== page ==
Sepsis is a lethal disease that has a complex pathophysiology including a dysregulated inflammatory response, endothelial injury, microvascular thrombosis, vasoplegia and myocardial depression leading to multiorgan failure. Although there are advancements in the management of the disease, incidence and mortality rates are still high even in the developed countries. Prompt recognition of sepsis, early initiation of antibiotics, source control, optimal fluid and vasopressor therapy are of utmost importance. Currently, there is no gold standard biomarker that can allow clinicians to diagnose and prognosticate sepsis and to monitor the response to treatment in a precise, accurate and time efficient way. Current single-protein and multi-protein biomarkers have certain caveats and only partially helpful to diagnose and manage sepsis. Transcriptomics is a widely used approach for biomarker research, especially in sepsis. Technologies that apply to this area are easy, affordable and time efficient; further, the developments in next generation sequencing makes transcriptomics even more applicable. Even though the term transcriptomics includes all RNAs, microRNAs (miRNAs), which are short noncoding RNAs are especially under the spotlight for the search of sepsis biomarkers and some of them have already been validated to be specific. Specifically their high abundancy in circulation and their stability for long periods make them strong candidates for further research. Identification of new biomarkers can help enlightening the unknown sides of sepsis, which might lead to new therapeutic advancements in the management of the disease. Also the search for reliable biomarkers gives hope to clinicians and patients for a better management for this highly mortal and devastating condition.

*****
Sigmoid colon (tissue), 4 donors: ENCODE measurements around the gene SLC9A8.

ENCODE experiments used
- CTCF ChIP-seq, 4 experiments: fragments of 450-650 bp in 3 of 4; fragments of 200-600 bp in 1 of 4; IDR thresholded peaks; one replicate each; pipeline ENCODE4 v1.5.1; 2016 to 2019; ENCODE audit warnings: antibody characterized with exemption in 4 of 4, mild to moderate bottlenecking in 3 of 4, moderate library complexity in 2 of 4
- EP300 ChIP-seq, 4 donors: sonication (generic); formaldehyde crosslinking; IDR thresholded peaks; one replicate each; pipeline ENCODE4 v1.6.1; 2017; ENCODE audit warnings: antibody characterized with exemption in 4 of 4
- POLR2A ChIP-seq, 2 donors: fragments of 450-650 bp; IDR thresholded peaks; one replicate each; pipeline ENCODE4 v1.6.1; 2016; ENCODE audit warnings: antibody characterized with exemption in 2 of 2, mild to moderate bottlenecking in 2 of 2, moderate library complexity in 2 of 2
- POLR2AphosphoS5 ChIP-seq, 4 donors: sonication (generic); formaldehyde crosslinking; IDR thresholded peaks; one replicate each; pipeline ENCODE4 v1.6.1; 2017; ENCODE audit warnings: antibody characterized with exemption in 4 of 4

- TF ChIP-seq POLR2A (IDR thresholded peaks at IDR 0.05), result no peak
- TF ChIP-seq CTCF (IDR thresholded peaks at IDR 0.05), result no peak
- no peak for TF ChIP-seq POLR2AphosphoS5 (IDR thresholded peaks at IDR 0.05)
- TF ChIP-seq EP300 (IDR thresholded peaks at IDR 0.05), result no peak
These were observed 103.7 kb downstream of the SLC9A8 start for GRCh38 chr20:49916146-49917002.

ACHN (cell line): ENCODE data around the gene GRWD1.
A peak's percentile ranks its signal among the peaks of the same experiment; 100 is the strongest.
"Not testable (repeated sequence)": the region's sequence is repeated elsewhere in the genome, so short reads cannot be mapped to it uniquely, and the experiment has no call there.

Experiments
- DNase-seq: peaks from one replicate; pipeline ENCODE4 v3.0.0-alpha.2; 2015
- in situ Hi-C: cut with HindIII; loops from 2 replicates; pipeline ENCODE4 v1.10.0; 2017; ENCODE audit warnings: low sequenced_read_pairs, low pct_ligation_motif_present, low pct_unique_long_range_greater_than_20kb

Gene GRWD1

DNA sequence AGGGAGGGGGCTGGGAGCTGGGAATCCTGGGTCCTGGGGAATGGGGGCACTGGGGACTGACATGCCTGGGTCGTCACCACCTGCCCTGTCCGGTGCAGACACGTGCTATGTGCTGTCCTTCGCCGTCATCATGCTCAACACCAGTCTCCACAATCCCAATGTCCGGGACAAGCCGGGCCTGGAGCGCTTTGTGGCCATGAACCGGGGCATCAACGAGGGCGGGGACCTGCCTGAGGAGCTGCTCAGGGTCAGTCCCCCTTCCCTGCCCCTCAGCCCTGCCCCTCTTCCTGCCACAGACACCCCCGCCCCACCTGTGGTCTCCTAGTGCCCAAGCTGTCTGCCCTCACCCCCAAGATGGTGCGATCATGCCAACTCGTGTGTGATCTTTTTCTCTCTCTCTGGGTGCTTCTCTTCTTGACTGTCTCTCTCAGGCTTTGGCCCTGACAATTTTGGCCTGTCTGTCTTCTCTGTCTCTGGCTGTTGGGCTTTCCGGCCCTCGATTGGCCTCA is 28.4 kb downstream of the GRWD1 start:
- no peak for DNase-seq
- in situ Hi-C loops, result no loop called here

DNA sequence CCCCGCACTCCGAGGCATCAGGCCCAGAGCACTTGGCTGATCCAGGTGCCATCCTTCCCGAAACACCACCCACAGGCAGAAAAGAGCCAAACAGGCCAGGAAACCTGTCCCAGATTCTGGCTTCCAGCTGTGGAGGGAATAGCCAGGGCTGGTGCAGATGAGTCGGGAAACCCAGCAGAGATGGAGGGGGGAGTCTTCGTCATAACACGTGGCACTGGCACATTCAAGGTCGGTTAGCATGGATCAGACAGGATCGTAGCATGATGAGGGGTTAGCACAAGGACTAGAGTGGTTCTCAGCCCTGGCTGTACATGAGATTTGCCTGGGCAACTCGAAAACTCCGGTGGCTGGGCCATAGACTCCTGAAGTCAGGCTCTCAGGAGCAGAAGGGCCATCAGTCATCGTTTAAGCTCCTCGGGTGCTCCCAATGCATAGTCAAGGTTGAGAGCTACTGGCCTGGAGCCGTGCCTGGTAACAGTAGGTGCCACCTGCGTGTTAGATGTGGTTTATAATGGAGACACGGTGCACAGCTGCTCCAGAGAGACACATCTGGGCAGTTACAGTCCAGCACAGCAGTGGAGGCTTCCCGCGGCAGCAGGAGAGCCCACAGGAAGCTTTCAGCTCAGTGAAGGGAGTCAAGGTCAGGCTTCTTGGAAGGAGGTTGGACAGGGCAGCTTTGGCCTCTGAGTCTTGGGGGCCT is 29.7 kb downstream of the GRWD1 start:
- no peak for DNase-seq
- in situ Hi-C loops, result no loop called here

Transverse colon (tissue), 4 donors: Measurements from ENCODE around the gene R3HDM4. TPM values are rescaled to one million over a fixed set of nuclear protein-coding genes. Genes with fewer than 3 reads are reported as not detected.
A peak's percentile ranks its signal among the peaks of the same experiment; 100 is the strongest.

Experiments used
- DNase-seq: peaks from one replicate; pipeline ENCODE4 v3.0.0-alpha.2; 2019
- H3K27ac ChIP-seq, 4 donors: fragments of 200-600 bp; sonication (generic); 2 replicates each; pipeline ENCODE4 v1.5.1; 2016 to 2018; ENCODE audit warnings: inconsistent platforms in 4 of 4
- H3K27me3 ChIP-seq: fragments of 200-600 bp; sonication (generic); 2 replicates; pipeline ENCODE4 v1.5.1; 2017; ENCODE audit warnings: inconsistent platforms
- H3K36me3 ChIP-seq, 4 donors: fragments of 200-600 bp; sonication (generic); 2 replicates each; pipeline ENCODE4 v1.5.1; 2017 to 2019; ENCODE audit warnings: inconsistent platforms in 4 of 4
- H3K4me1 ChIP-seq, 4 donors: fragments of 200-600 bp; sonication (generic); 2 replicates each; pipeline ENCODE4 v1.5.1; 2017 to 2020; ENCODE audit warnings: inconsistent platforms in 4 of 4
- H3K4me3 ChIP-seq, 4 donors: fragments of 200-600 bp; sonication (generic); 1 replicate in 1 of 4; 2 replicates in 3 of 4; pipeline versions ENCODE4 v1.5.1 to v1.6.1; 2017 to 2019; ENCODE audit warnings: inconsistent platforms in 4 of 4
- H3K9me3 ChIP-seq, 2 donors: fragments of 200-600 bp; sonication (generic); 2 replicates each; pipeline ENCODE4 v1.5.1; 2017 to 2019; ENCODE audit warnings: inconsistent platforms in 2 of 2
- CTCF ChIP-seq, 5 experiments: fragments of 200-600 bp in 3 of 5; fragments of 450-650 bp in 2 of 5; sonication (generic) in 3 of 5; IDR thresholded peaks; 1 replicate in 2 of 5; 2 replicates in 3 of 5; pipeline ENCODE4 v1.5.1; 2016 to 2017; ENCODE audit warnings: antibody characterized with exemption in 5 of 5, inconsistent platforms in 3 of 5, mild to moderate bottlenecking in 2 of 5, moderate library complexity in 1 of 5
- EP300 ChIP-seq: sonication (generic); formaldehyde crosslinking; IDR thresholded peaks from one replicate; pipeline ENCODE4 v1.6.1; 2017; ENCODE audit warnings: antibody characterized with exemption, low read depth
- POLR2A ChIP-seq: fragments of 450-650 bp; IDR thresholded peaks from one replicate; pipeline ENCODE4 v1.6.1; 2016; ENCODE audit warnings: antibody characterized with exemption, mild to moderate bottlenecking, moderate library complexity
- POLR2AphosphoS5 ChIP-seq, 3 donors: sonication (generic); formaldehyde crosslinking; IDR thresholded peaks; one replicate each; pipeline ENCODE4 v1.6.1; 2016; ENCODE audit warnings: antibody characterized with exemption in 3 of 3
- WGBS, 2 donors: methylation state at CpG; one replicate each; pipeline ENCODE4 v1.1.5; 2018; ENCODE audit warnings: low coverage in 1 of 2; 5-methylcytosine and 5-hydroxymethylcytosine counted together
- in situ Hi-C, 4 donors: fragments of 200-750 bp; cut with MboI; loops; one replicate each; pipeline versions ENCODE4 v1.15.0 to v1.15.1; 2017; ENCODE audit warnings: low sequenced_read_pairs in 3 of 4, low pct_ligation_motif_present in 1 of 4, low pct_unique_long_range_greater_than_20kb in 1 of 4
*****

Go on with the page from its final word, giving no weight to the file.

Key words: sepsis, prognosis, diagnosis, transcriptomics, biomarker, miRNA